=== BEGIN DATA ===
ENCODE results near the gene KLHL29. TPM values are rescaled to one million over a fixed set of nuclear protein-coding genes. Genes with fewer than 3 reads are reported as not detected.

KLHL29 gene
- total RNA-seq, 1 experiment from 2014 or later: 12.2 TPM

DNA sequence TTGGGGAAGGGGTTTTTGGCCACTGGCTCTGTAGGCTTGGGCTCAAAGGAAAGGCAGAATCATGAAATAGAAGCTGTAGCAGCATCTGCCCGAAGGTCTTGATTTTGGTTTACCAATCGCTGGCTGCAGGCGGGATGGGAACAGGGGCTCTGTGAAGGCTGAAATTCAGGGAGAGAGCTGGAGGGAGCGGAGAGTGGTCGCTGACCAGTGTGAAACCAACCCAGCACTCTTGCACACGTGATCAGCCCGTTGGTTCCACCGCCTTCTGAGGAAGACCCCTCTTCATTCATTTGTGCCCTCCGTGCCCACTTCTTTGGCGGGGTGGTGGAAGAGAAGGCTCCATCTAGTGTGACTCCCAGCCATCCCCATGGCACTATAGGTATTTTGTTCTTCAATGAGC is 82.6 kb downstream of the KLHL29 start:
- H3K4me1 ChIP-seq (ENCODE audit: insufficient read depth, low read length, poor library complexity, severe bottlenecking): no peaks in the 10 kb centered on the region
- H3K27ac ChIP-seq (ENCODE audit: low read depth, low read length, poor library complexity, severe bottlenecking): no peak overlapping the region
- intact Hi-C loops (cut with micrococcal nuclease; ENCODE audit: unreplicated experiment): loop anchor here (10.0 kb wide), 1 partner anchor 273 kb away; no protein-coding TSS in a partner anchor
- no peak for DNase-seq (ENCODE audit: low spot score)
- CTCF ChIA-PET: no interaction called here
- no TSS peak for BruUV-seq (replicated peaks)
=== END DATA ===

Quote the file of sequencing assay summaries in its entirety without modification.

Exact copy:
ENCODE results near the gene KLHL29. TPM values are rescaled to one million over a fixed set of nuclear protein-coding genes. Genes with fewer than 3 reads are reported as not detected.

KLHL29 gene
- total RNA-seq, 1 experiment from 2014 or later: 12.2 TPM

DNA sequence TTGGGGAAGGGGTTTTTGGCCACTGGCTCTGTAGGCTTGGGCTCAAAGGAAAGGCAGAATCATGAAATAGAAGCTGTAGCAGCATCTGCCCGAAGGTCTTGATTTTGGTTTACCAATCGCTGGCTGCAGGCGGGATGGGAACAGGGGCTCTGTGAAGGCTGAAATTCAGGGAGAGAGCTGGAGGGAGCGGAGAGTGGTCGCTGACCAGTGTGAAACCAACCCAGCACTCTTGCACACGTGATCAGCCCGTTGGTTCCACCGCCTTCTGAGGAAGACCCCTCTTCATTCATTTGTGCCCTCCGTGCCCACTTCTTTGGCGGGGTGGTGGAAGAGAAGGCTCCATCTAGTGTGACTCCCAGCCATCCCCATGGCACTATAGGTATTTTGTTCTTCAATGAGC is 82.6 kb downstream of the KLHL29 start:
- H3K4me1 ChIP-seq (ENCODE audit: insufficient read depth, low read length, poor library complexity, severe bottlenecking): no peaks in the 10 kb centered on the region
- H3K27ac ChIP-seq (ENCODE audit: low read depth, low read length, poor library complexity, severe bottlenecking): no peak overlapping the region
- intact Hi-C loops (cut with micrococcal nuclease; ENCODE audit: unreplicated experiment): loop anchor here (10.0 kb wide), 1 partner anchor 273 kb away; no protein-coding TSS in a partner anchor
- no peak for DNase-seq (ENCODE audit: low spot score)
- CTCF ChIA-PET: no interaction called here
- no TSS peak for BruUV-seq (replicated peaks)